7 of 7 people found the following review helpful
on January 6, 2009
Not a single song is allowed to play all the way through and there is decidedly too much talking and not very interesting talking at that.
Much of the Dylan footage looks as though it was copied from a television (except for the home movies, which were brief). The Leadbelly footage was interesting (if disturbing) as was the Pete Seeger footage.
It is basically an illustrated essay, which is fine, but please, at least allow one person to finish a song, maybe?
Good at moments, overall disappointing.
9 of 11 people found the following review helpful
on July 24, 2008
While there isn't a note of Bob Dylan singing in this documentary, it is still worthwhile. It gives a thorough background on what influenced Bob Dylan as he grew into one of the greatest songwriters of all time. Worth the price, for me, was rare footage of Pete Seeger and Leadbelly. The Pete Seeger footage dates from 1955 when he was hauled before the House Un-American Committee (history proved that they were the unamericans, not Pete Seeger). And the Leadbelly clips consist of most of the historic 1935 March of Time newsreel. Most of the musical perfomances by other folks in this DVD are pretty good, too.
7 of 9 people found the following review helpful
on June 25, 2009
Okay, okay I have gone on and one over the past year or so about the influence of Bob Dylan's music (and lyrics) on me, and on my generation, the Generation of '68. But, please, don't blame me. Blame Bob. After all he could very easily have gone into retirement and enjoyed the fallout from his youthful fame and impressed one and all at his local AARP chapter. But, no, he had to go out on the road continuously, seemingly forever, keeping his name and music front and center. Moreover, the son of a gun has done more reinventions of himself than one could shake a stick at (folk troubadour, symbolic poet in the manner of Rimbaud and Verlaine, heavy metal rocker, blues man, etc.) So, WE are left with forty or so years of work to go through to try to sort it out. In short, can I (or anyone else) help it if he is restless and acts, well, like a rolling stone?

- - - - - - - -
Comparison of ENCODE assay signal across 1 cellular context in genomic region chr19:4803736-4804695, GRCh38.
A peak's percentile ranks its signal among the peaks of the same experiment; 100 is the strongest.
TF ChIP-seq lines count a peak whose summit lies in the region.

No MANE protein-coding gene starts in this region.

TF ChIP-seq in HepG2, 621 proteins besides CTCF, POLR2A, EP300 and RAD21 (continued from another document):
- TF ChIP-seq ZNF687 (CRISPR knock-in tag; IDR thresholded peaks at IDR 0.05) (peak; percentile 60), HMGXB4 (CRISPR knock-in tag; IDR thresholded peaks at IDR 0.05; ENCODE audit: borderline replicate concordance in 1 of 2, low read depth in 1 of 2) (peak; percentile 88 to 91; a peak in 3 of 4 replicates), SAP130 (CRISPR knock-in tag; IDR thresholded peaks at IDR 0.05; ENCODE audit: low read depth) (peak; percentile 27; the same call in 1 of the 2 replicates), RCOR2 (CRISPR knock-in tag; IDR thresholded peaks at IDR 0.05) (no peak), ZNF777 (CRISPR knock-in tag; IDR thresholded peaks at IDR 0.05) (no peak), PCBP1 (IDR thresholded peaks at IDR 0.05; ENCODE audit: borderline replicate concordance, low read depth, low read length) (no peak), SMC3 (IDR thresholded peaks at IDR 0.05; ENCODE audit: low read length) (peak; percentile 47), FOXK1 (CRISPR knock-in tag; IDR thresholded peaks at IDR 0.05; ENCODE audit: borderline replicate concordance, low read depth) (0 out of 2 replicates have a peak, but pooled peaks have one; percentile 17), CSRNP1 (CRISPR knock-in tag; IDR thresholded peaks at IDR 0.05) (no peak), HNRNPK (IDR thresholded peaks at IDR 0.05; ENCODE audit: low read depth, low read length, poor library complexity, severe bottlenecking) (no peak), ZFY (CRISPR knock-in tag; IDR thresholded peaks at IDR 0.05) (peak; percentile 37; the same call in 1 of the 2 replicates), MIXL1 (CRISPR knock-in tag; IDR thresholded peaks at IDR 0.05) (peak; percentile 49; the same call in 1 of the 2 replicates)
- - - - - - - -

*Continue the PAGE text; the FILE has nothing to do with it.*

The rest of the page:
All of this is by way of introduction to a recent (2008) very worthwhile addition to the immense commentary on Bob Dylan's work, "Down The Tracks: The Music That Influenced Bob Dylan". Those influences form the stated central premise of this little documentary, filled with many, many knowledgeable "talking heads" that have, apparently, gotten far more hooked on the "meaning" of Dylan than is healthy. That is, however, a separate question for another day.
Here the commentators are full of information about the recording artists, poets, politicos, and other cultural figures that one way or another influenced Bob Dylan's work at various periods (mainly the youthful parts) of his life. I, nevertheless, have a sneaking suspension that Brother Dylan is merely a foil for a larger project under the following rubric- Bob Dylan as the vital link, the transmission belt, in the chain of the folk tradition going back over the past century or more up to the present.
In aid of that premise the producers of this documentary have brought in seemingly every big and little contributor to what is known as the "American Songbook", excluding, incorrectly I believe, Tin Pan Alley. Those who have followed the reviews in this space will not be surprised by the names of the performers who influenced Dylan. They form a virtual who's who of those who influenced the Generation of '68 as we tried to sort out what was genuine in the American musical tradition and what was merely pabulum. Thus, Woody Guthrie, Lead Belly, Pete Seeger and Josh White are given ample time, especially the folk troubadour Woody Guthrie, a personal idol of Dylan's on his way up.
Additionally, the pantheon of country blues artists `rediscovered' during the folk revival of the early 1960's are well represented by Mississippi John Hurt (his material, along with other country blues artists like Skip James, has been covered by Dylan in his early and late periods). A decent amount of space is given to the influence of the "beats" from the 1950's (his growing up period) not so much for the music as for the sensibility. Not so well known, are the country and western influences which, if one thought about it, seem natural for a `country boy' like Dylan growing up in Hibbing, Minnesota. Number one here, and not by accident, is Hank Williams a similarly, at times, dark lyricist. Less apparent is mention of the influence of The Carter Family and Jimmy Rodgers from the white rural and mountain country scene.
Finally, the producers here have not only gotten some very knowledgeable commentators to give their take on Dylan (I especially note Tom Paley from the original New Lost City Ramblers, a fountain of information about the New York folk scene as it developed prior to Dylan's splashy entrance) but have buttressed their case for Dylan's role as the transmission belt for the traditional folk culture by having younger performers play not his music but the music that influenced him (a standout here is a male-female guitar-banjo couple playing the old classic "Banks Of The Ohio"). Nice touch.